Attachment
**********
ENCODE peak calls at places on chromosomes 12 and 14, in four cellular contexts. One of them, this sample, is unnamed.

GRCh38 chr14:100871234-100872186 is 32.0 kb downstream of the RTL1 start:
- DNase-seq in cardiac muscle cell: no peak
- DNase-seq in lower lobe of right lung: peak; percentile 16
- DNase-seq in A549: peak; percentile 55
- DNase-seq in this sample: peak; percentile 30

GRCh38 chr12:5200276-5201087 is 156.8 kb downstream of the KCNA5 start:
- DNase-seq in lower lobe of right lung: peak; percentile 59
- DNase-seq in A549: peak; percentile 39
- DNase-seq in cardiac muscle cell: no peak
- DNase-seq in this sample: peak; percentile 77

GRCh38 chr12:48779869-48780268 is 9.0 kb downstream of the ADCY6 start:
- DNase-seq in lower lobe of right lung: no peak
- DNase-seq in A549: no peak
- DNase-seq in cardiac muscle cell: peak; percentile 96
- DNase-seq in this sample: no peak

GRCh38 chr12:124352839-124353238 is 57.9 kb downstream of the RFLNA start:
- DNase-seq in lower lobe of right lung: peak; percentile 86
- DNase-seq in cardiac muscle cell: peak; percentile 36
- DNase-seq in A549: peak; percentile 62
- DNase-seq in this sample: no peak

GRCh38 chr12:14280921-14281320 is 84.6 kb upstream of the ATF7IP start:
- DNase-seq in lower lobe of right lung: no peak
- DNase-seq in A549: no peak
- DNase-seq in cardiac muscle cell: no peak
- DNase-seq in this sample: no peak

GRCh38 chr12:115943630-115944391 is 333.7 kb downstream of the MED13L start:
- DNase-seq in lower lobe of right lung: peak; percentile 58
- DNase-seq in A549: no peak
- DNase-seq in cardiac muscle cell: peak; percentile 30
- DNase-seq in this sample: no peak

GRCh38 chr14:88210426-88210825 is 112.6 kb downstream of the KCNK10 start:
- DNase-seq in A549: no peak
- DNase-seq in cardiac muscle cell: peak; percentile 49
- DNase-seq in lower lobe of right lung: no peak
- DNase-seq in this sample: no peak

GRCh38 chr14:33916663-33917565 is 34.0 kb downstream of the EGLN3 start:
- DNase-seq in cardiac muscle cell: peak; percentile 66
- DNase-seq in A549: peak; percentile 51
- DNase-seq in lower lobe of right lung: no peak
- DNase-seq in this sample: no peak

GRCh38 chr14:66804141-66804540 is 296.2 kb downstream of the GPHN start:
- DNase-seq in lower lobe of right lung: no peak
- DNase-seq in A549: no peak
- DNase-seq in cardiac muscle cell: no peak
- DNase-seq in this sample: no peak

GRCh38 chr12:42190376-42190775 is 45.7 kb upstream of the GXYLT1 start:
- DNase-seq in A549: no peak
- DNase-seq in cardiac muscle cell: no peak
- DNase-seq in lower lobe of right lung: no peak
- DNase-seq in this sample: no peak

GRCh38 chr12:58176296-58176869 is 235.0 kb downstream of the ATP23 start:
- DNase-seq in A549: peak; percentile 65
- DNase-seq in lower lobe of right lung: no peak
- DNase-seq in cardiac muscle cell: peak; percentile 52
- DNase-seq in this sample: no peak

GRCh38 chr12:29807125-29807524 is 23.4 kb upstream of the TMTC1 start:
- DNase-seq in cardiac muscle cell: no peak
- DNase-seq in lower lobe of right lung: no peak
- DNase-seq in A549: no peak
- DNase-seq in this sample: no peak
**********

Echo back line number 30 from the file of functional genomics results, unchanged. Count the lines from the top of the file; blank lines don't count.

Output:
- DNase-seq in cardiac muscle cell: peak; percentile 30